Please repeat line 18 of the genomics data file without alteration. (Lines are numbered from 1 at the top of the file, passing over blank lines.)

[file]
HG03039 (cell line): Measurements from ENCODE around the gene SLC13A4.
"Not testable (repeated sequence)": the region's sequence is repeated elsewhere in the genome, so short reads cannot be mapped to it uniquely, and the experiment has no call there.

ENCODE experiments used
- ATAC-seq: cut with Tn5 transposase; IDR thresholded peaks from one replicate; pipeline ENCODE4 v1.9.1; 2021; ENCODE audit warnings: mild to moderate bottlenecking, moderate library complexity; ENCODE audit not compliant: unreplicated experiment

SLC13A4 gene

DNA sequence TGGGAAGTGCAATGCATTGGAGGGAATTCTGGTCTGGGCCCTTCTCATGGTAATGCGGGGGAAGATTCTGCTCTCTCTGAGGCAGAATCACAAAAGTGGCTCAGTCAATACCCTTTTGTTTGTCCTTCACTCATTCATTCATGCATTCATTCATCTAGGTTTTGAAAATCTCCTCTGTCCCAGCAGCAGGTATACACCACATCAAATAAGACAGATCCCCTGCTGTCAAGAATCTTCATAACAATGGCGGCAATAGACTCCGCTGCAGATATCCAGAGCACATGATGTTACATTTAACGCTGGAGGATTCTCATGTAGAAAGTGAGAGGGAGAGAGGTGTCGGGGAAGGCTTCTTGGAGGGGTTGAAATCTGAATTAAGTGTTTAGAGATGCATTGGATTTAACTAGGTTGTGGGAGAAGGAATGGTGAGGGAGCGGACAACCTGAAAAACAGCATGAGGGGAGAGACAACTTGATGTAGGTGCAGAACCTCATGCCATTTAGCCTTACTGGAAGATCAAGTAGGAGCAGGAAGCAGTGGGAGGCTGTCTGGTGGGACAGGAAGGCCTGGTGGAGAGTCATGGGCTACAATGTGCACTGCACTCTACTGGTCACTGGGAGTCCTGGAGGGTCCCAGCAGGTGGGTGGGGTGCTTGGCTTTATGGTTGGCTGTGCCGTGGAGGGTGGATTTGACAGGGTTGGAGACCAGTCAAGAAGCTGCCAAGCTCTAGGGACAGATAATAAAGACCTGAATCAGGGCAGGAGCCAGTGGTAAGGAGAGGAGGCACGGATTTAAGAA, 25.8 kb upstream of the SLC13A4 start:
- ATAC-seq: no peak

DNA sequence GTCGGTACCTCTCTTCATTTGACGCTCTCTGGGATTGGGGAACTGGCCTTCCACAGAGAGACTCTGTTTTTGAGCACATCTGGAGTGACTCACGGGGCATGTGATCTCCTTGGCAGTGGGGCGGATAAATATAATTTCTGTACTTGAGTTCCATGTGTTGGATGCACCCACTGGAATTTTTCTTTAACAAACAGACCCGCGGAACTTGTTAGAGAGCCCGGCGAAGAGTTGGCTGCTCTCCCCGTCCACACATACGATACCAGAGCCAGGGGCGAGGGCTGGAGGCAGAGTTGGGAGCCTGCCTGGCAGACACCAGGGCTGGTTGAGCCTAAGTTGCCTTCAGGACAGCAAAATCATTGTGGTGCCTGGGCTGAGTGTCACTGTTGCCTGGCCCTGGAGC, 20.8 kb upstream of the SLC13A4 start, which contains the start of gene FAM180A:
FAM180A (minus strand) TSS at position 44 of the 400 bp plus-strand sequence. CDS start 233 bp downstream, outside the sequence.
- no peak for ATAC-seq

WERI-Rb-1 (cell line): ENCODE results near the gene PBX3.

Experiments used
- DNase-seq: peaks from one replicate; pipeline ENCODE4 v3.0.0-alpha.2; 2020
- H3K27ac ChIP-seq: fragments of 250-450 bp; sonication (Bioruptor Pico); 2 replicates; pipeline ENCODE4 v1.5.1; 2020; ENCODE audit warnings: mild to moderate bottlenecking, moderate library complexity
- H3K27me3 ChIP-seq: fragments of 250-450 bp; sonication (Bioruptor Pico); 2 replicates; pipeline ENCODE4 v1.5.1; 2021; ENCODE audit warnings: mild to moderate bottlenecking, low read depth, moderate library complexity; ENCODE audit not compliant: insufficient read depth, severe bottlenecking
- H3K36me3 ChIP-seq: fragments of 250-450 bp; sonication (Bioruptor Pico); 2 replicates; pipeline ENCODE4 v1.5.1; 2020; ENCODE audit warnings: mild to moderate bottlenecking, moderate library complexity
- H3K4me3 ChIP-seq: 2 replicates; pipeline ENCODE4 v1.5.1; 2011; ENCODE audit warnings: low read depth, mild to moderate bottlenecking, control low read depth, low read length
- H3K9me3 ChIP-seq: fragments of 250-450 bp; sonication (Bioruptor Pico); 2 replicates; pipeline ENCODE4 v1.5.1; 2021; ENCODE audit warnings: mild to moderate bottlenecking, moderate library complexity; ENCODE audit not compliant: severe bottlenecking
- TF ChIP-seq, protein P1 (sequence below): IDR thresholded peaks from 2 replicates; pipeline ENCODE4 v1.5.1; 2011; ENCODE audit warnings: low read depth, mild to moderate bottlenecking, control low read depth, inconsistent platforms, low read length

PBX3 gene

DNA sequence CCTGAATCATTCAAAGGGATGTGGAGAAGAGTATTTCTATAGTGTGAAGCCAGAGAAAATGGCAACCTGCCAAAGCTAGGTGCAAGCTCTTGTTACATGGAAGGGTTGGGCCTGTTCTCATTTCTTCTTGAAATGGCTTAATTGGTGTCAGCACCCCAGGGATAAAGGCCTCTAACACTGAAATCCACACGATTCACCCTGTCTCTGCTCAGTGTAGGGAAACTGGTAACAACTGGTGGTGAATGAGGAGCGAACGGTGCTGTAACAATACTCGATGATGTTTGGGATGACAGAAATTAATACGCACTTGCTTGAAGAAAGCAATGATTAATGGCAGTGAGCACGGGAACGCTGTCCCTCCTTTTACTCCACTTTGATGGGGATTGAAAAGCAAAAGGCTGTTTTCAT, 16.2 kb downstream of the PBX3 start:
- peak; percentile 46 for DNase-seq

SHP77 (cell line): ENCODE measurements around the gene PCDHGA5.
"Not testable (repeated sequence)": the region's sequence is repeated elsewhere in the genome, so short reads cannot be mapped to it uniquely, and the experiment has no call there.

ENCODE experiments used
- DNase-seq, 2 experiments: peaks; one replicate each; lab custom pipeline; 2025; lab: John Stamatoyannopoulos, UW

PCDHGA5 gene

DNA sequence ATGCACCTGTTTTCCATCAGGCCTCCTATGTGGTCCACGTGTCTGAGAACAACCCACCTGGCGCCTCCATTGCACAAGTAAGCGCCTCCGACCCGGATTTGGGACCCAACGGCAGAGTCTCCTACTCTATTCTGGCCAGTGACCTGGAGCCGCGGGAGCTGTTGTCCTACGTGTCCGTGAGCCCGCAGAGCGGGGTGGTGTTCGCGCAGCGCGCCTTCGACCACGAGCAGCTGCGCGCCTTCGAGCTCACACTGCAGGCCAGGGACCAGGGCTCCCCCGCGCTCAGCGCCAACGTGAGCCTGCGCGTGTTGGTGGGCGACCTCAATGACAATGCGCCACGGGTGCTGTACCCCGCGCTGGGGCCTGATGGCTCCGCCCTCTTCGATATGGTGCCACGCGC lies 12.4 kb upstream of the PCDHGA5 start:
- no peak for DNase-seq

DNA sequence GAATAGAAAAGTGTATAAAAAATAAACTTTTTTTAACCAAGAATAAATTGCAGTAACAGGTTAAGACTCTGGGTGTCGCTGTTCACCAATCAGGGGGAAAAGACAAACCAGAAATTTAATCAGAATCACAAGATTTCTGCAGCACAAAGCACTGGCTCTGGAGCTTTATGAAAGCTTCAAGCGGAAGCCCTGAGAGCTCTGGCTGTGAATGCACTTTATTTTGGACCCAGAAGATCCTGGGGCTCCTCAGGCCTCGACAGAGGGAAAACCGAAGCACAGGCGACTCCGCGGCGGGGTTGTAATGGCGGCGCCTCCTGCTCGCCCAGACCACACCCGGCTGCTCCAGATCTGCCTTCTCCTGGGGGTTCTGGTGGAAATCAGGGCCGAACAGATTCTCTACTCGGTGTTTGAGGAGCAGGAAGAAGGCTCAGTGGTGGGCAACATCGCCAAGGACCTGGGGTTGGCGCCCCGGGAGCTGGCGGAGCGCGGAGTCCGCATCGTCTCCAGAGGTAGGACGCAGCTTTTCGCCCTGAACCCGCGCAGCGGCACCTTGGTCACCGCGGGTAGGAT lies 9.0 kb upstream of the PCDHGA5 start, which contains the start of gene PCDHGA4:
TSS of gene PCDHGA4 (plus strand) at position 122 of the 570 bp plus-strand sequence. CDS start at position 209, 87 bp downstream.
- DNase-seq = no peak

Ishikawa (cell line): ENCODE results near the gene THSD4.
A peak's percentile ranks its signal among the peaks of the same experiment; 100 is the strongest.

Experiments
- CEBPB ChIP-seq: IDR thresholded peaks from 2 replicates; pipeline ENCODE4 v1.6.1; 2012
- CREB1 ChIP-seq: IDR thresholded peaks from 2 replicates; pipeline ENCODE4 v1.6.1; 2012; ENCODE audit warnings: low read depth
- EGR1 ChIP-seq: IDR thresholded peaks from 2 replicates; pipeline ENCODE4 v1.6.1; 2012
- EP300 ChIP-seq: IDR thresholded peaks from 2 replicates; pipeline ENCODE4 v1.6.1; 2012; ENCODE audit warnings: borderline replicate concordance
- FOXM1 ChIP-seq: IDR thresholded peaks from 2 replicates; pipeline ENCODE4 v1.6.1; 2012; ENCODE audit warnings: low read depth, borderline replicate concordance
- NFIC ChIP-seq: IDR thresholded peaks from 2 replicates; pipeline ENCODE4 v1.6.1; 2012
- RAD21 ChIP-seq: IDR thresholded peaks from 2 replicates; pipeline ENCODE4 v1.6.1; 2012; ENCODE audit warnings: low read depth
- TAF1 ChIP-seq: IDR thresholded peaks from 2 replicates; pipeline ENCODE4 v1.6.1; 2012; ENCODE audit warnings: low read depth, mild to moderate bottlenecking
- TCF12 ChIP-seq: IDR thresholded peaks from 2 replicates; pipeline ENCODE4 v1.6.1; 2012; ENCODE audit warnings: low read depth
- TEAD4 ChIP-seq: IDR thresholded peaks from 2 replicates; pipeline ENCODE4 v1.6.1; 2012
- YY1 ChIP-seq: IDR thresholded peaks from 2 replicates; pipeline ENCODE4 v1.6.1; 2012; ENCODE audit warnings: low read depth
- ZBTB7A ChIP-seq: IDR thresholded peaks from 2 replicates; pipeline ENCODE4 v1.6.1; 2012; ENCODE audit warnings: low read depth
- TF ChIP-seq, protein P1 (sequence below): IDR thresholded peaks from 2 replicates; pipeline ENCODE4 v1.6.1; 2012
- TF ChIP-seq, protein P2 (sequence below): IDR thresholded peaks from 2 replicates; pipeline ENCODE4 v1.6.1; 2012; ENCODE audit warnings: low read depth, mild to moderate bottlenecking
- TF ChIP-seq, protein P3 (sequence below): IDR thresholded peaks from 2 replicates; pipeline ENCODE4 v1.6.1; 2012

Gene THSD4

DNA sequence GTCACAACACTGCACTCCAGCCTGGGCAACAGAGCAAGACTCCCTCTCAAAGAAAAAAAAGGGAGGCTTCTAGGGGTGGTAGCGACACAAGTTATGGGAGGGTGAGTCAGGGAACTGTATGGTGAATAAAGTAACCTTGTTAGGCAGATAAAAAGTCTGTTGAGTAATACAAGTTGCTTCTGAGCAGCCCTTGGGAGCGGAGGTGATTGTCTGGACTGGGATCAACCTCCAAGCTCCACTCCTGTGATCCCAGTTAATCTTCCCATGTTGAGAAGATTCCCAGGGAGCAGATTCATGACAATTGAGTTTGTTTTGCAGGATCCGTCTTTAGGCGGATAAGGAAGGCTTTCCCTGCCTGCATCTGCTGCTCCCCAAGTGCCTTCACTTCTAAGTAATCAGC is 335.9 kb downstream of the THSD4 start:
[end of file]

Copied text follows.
- H3K9me3 ChIP-seq: fragments of 250-450 bp; sonication (Bioruptor Pico); 2 replicates; pipeline ENCODE4 v1.5.1; 2021; ENCODE audit warnings: mild to moderate bottlenecking, moderate library complexity; ENCODE audit not compliant: severe bottlenecking